A Celebration is a compilation of tracks from Ibrahim’s Enja work, but it is an exceptionally fine selection. Ranging from solo piano work to a full orchestra to a 2004 remix by DJ Explizit, this is the rare collection that is both historically accurate and pleasantly programmed for listening. The opener, “Ntsikana’s Bell”, is a 1973 duet between Ibrahim and bassist/vocalist Johnny Dyani that sets the table just right: this is both jazz and African music, and nowhere in any jazz discography is the simultaneous connection and distinction between these musics made more obvious. Dyani sings a melody that could no more appear on an Ellington or Monk record than a black man could hold office in South Africa in 1973. When Ibrahim’s piano enters, it is a stately gospel groove in 3/4 that Westernizes the African melody and adds a jazz-suggestive harmonic background but never erases the pull of the original vocal. It is a wholly mesmerizing track.
“Ishmael” allows you to hear Ibrahim on his second instrument, soprano saxophone. This unusual double is reminiscent of another great pianist who should be evoked more often in discussions of Ibrahim: Keith Jarrett. Ibrahim has a fresh, highly vocalized sound on the soprano, with a broad vibrato, much like Jarrett. When his piano enters for the first brief improvisation, it is also reminiscent of Jarrett’s style: both harmonically sophisticated and grounded in simple cadences and folk music elements. “The Perfumed Forest Wet With Rain”, which follows, simply consolidates the way in which Ibrahim’s piano style fuses the past (Ellington) with the future (Jarrett) of the instrument. A highly composed piece that blends melody, accompaniment, and ornamentation into a carefully arranged whole, “Perfumed Forest” bursts to life at its midpoint with a rhapsodic improvisation that takes rhythmic liberties that were scarcely available to Duke. It is a sublime moment. “Ancient Cape”, the other solo piano piece in the collection, also evokes Jarrett, with its ostinato left-hand figure and its loose-limbed melodic playing.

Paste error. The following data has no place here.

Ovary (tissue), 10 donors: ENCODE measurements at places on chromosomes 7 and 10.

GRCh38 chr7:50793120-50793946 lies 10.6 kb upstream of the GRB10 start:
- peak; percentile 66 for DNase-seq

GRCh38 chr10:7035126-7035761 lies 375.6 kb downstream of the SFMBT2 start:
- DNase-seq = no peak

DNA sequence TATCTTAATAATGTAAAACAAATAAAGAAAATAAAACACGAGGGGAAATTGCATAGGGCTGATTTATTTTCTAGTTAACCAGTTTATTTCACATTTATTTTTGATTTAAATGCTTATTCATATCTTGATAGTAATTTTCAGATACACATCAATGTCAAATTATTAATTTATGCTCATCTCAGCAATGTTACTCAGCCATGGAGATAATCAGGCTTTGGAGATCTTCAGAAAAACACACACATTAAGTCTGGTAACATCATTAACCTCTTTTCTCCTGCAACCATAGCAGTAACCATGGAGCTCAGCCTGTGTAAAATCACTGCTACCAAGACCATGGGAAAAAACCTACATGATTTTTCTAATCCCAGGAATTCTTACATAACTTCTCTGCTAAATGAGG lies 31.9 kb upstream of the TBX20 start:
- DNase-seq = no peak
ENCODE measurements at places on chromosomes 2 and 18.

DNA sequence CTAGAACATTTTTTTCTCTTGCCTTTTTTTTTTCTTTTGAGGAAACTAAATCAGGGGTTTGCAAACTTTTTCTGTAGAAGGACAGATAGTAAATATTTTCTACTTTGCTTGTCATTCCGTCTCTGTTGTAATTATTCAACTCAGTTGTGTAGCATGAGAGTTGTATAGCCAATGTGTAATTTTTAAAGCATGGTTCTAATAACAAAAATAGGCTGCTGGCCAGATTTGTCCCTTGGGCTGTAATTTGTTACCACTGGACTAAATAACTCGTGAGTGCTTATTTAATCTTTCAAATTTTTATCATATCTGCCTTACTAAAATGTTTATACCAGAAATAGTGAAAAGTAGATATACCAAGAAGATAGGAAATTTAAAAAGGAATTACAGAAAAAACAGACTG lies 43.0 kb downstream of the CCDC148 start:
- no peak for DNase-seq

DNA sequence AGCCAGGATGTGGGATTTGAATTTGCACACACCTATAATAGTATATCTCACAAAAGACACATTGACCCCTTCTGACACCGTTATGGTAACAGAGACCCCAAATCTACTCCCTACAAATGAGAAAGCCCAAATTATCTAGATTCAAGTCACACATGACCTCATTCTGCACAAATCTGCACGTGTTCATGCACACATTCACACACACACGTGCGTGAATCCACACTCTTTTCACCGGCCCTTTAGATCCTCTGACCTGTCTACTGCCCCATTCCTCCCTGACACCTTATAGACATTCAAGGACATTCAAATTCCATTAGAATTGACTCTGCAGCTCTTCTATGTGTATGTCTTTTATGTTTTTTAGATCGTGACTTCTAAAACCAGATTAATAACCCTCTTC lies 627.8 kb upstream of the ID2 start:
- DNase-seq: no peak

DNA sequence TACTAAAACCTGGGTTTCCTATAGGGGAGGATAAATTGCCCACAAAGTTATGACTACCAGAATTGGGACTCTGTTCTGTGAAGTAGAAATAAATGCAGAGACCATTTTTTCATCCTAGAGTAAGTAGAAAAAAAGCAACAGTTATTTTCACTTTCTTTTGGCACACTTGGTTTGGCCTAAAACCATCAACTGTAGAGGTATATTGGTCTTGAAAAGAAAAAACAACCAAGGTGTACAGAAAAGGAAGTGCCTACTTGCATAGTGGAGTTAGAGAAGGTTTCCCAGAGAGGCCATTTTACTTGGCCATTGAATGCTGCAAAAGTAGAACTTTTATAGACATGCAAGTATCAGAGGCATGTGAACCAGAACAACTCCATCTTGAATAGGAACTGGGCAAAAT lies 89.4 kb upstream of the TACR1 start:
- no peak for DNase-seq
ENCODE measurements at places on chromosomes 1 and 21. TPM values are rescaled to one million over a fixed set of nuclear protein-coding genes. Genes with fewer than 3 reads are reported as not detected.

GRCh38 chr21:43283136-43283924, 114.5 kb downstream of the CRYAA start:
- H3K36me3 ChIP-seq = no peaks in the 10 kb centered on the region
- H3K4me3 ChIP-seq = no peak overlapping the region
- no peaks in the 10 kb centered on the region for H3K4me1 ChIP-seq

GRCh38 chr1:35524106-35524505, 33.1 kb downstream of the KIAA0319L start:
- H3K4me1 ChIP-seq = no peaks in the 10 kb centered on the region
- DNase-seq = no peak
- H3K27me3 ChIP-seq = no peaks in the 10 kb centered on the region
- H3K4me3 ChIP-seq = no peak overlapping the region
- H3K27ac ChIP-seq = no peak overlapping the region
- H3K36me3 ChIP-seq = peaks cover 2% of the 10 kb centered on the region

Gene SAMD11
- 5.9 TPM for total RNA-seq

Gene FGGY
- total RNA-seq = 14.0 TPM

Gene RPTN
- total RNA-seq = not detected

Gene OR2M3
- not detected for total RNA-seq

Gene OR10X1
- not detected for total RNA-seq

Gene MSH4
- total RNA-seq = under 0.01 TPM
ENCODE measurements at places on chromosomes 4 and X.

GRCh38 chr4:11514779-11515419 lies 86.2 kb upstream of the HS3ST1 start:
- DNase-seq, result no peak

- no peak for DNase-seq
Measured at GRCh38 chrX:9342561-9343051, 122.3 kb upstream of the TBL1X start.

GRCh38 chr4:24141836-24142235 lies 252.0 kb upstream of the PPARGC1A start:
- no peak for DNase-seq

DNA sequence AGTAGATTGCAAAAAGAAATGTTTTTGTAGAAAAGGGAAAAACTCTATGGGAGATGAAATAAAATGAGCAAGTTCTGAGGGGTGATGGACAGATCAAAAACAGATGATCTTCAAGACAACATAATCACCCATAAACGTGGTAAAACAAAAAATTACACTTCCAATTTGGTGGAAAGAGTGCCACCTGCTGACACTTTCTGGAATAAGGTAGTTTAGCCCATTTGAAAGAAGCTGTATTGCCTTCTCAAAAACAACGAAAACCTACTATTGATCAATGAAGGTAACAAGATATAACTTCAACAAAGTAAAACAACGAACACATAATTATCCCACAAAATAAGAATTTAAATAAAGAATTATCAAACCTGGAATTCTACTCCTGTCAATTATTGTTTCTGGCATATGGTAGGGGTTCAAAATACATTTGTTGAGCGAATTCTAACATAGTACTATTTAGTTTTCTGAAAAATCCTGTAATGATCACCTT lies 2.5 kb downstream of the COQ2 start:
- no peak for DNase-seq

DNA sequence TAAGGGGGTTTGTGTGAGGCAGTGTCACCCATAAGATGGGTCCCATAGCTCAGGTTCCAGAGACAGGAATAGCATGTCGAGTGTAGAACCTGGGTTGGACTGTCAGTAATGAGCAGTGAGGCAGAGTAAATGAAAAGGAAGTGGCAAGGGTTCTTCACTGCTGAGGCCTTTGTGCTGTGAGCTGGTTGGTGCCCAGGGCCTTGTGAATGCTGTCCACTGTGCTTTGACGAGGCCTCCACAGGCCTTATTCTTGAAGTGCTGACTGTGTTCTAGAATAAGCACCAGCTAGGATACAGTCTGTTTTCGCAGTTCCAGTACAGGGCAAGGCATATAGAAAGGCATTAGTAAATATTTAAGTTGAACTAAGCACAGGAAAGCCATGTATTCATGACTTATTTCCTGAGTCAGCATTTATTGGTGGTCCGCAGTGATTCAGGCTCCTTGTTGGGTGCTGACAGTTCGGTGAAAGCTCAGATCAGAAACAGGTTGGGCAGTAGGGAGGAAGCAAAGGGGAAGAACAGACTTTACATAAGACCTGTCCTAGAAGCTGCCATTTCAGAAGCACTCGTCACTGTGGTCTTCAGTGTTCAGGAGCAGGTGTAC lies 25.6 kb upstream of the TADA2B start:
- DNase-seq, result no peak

The center-slice of the collection, however, are three recordings by Ibrahim’s stately sextet/septet from the 1980s, Ekaya (which, significantly, means “home”). With Ekaya, Ibrahim arrays woodwinds and trombone in a four-part voicing that is simultaneously suggestive of the vocal arrangements of traditional South African music and American gospel music. “African Marketplace” simply grooves you like township music should, the rhythm both funky and syncopated. “The Mountain” is a gorgeous, slow melody that features Carlos Ward’s flute atop a stack of beautiful low reeds and brass that might have been arranged by Gil Evans. There is no improvising on this tune, but it’s unmistakably jazz nonetheless, gently moved along by Ben Riley’s drums as if the tune were some odd outtake from Kind of Blue.